October 22nd, 2016

A long-time friend of the winery contacted us and wanted to share a 19 year old bottle of Fenn Valley Riesling from his personal collection.  He had opened a bottle of the same wine at his own home and was amazed at the quality, and wanted to share his last bottle with us.

This generosity prompted us to hold an impromptu tasting of the last bottles of some our oldest Rieslings.  We went through our library and selected the following collection to evaluate, and what we found was amazing.  While the oldest bottles of wine were clearly past their prime, even the oldest bottle(s) could be enjoyed and appreciated.  But the true winner was the 1997 Riesling that sparked this tasting – it was amazing, and if you have a bottle in your collection, you should enjoy this fantastic wine within the next year.


Tasting Notes


  • Color: Amber
  • Aroma: Shellac with faint apple character
  • Taste: Crisp acidity with strong apple character
  • Finish: Crisp, apple continues to linger
  • Winemaker Notes: Near end of life after 25 years!


  • Color: Amber
  • Aroma: Faint apple fruit, distinct dried apricot, no oxidation
  • Taste: Initial mouthfeel crisp. Apricot on the palate, no oxidation. Smooth texture.
  • Finish: Short – apricot, pear, apple
  • Winemaker Notes: Amazing botrytised fruit for a 23 year old wine!


  • Color: Golden
  • Aroma: Apple – ripe, cellar notes. Faint oxidation.
  • Taste: Moderate crispness. Apple, pear, no oxidation in taste.
  • Finish: Long, crisp and clean. No oxidation.
  • Winemaker Notes: Amazingly clean and fruity!


  • Color: Light Golden
  • Aroma: Pear, apricot, tropical fruit – botrytised.
  • Taste: Pineapple, apricot, pear. Strong, clean fruit. Noticeable “road tar.” No oxidation.
  • Finish: Long and clean. No oxidation. Lingering tropical fruit.
  • Winemaker Notes: Truly a great wine. Actually can be enjoyed!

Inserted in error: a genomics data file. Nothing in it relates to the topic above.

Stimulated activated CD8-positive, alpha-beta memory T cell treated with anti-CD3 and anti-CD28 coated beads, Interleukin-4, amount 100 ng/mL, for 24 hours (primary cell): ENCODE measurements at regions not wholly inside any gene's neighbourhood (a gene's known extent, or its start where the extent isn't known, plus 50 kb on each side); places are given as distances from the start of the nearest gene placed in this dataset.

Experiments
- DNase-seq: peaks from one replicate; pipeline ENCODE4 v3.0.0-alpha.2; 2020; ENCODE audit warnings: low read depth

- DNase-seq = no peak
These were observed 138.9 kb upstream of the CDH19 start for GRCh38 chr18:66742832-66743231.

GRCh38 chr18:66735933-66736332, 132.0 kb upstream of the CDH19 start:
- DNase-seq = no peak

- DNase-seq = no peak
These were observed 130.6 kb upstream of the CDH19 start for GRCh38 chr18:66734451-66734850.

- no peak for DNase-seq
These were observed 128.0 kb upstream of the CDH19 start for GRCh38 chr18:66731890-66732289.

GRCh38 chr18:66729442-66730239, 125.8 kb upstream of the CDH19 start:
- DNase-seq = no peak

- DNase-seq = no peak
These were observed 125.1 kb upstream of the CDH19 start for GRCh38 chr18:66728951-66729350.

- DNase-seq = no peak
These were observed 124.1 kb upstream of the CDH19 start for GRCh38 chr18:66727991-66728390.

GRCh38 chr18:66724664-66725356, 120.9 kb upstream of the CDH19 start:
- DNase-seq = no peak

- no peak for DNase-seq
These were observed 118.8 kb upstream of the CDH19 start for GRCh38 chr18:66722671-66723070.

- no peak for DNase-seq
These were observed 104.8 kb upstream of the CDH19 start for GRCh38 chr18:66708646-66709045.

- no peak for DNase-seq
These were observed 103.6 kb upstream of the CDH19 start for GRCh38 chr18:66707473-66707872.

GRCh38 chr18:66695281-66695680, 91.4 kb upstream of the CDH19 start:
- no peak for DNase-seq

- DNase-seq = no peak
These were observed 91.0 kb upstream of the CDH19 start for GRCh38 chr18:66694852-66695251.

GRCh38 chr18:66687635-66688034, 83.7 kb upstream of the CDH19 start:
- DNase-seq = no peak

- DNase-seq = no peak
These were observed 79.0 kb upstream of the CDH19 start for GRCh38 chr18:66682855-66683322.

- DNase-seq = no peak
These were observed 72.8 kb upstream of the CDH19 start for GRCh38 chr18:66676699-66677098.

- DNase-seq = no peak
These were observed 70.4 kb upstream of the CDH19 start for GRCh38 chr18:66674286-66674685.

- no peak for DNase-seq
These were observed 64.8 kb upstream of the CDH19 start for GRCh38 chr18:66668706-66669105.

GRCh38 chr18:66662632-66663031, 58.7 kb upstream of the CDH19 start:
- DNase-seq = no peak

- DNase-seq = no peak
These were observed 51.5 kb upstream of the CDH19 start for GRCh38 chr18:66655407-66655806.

• Color: Brown-amber
  • Aroma: Oxidized (sherry) nose. Pear and red apples.
  • Taste: Slight oxidation (sherry) character. Red apple and pear.
  • Finish: Very long, crisp. Over-ripe fruit. Carmel apple.
  • Winemaker Notes: Over the hill.


  • Color: Light, yellow-gold
  • Aroma: Cooked sugar and cooked/pasteurized apple juice nose.
  • Taste: “Classic” Fenn Valley Riesling taste. Apple, peach, pear.
  • Finish: Long – apple, pear, peach and other tropical fruit.
  • Winemaker Notes: Fantastic wine right now!


  • Color: Light
  • Aroma: Apple, peach, resin (pine).
  • Taste: Ripe apple, orange blossom, strawberry, faint chocolate notes.
  • Finish: Medium-long. Apple and white tree fruit.
  • Winemaker Notes: Young, alive.

We then went on to analyze the winemaking notes to see if we could draw any correlation between chemistry, process and longevity. Based on the data we don’t necessarily see a correlation between total SO2 and quality of the wine for the long haul. Intrinsically we still believe an appropriate amount of total SO2 is generally good for wine, but eventually age catches up. We did see a fairly strong correlation between wine pH and longevity. Generally speaking wines with a pH above 3.00 didn’t age as gracefully as those below. This is not necessarily a surprise, but what was unexpected was just how well wines with a lower pH aged. On the other hand, wines with a low pH can be unapproachable when they are young. Much like a lot of winemaking decisions, balance is the key.

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